Suggested store
553, Rue Principale, St-Amable, QC

Major therapeutic interest

  • Improving night vision and visual acuity (berries);
  • Improving retinal microcirculation in cases of diabetic retinopathy (berries);
  • Increasing capillary resistance: treating disorders linked to venous insufficiency (heavy legs, hemorrhoids, varicose veins, nosebleeds linked to fragile capillaries) (berries);
  • Reducing edemas and vascular fragility (berries).

Other therapeutic interest / Traditional Use

  • Reducing blood glucose levels (particularly the roots and leaves);
  • Acting as an antioxidant (antioxidants neutralize free radicals caused by pollution, poor eating habits, overmedication, stress, etc., and which are the root of many disorders like circulatory and joint problems, and aging skin) (berries, leaves);
  • Treating diarrhea (dried berries taken as a decoction);
  • Relieving inflammation of oral and intestinal mucous membranes (dried berries taken as a decoction);
  • Treating urinary tract infections (infusion made with leaves);
  • Easing inflammation of ocular and oral mucous membranes, skin diseases, and burns (infusion made with leaves, for external use).

Cons-indications

  • Breastfeeding, since the berries are used to stop lactation in folk medicine;
  • Pregnancy: Safety has not yet been established.

Please note that absorption through foods is risk-free.

Important Notice

  • Even though the blueberry is traditionally believed to lower blood glucose levels, no blueberry products can replace conventional medication for diabetes. Medication prescribed by a physician should never be replaced with an alternative remedy. Self-medication can have serious consequences. Use of blueberry as a supplement in cases of diabetes requires strict glycemia monitoring.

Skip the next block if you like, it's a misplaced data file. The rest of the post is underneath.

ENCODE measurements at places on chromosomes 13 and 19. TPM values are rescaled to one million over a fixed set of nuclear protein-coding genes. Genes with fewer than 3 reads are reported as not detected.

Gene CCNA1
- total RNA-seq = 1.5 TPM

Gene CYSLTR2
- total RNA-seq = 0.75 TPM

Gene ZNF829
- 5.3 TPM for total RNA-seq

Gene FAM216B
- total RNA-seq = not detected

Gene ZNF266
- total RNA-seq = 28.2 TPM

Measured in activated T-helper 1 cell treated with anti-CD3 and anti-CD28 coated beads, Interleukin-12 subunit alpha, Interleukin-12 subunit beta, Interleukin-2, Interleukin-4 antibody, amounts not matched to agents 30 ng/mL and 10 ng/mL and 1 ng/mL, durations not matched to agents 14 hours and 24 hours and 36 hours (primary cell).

Drug Interactions

Known animal interactions

  • Has a hypoglycemic effect in animals, and could enhance the effect of insulin and oral antidiabetics (Actos, Diabeta, Diamicron, Avandia, Glucophage, etc.) due to the hypoglycemic properties of all parts of the plant, which requires that diabetic patients’ dosages be adjusted.

Suspected interactions

  • May increase the effect of anticoagulants and antithrombotic agents (Coumadin, Lovenox, heparin, etc.), antiplatelet drugs (Plavix, Ticlid), as well as salicylic acid derivatives (acetylsalicylic acid or ASA, aspirin, Entrophen, etc.), and other nonsteroidal anti-inflammatory drugs (NSAIDs) (Voltaren, Ibuprofen [Advil, Motrin], Naprosyn, etc.) 

Parts used

Berries (ripe and dried), leaves (harvested in the spring), root

Main constituents

Berries

  • Anthocyanosides, tannins, flavonoids, phenolic compounds, vitamins (B1 and C, provitamin A), organic acids, pectin, mucilage, minerals, trace elements.

Leaves

  • Tannins, flavonoids, anthocyanosides, organic acids, arbutin, hydroquinone.

Root

  • Anthocyanosides, phenolic compounds.

Other names

Vaccinium myrtillus, Blueberry, Myrtilli, Huckleberry